Before you start any work on your home, be sure that you have met all of your insurance company or state or federal loan agency's requirements. Some companies or aid organizations require that property damage be assessed before any rebuilding occurs.
- Get multiple bids. It's a good idea to get at least three bids. This is the only way to be sure that the quotes you are getting are in line with the going rate.
- Do not pay for a job in advance.
- Try to make payments during the project contingent upon completion of a defined amount of work. This way, if the work is not proceeding according to schedule, you can delay the payments.
- Don't make the final payment or sign an affidavit of final release until you are satisfied with the work and know that the subcontractors and suppliers have been paid. Lien laws in your state may allow subcontractors to file a mechanic's lien against your home to satisfy their unpaid bills.
- Pay only by check or credit card; never pay with cash. Do not sign an insurance settlement check over to a contractor.
- Be wary if a contractor asks for payment to the individual who will be performing the work rather than to a company.
- Read any contract carefully before you sign it. It might also be a good idea to have a friend or family member read it over, too.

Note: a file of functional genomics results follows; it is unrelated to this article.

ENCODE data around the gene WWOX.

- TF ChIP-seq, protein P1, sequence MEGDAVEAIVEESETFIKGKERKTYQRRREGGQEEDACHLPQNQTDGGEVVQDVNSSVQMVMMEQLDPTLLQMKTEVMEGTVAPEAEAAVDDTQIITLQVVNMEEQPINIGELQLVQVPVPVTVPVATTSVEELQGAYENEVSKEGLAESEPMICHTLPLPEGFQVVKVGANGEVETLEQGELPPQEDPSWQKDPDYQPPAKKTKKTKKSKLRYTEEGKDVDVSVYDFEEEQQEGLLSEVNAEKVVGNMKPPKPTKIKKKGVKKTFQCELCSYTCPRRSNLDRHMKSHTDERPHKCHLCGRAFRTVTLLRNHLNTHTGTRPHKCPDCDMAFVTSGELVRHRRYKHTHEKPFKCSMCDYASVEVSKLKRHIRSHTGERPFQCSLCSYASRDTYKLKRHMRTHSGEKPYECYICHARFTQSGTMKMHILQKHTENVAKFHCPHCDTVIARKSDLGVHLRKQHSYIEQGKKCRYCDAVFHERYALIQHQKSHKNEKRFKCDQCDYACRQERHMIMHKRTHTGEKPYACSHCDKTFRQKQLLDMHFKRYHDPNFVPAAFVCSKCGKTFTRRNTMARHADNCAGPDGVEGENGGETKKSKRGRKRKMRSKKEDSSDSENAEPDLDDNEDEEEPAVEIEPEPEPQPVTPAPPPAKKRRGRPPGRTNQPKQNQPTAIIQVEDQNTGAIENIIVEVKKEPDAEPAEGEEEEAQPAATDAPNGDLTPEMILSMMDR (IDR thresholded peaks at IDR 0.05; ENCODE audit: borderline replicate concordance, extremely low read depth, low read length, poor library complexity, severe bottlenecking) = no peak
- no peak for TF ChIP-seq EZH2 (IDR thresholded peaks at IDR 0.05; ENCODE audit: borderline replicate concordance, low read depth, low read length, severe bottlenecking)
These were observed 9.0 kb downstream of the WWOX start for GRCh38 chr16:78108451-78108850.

- Be sure that your contract includes the following:
- The contractor's name, address, phone number, and license number, if required.
- The payment schedule for the contractor, subcontractors, and suppliers.
- An estimated start and completion date.
- The contractor's obligation to obtain all necessary permits.
- The process for handling change orders. A change order - common on most remodeling jobs - is a written authorization to the contractor to make a change or addition to the work described in the original contract. It can affect the project's cost and schedule. Remodelers often require payment for change orders before work begins.
- A detailed list of all materials including color, model, size, brand name, and product.
- Warranties covering materials and workmanship. The names and addresses of the parties honoring the warranties - contractor, distributor, or manufacturer - must be identified. The length of the warranty period and any limitations also should be spelled out.
- What the contractor will and will not do. For example, is site cleanup and trash hauling included in the price? Ask for a "broom clause," which makes the contractor responsible for all cleanup work, including spills and stains.
- Any oral promises made by the contractor.
- A written statement of your right to cancel the contract within three business days if you signed it in your home or at a location other than the seller's permanent place of business. During the sales transaction, the salesperson (contractor) must give you two copies of a cancellation form (one to keep and one to send back to the company) and a copy of your contract or receipt. The contract or receipt must be dated, show the name and address of the seller, and explain your right to cancel.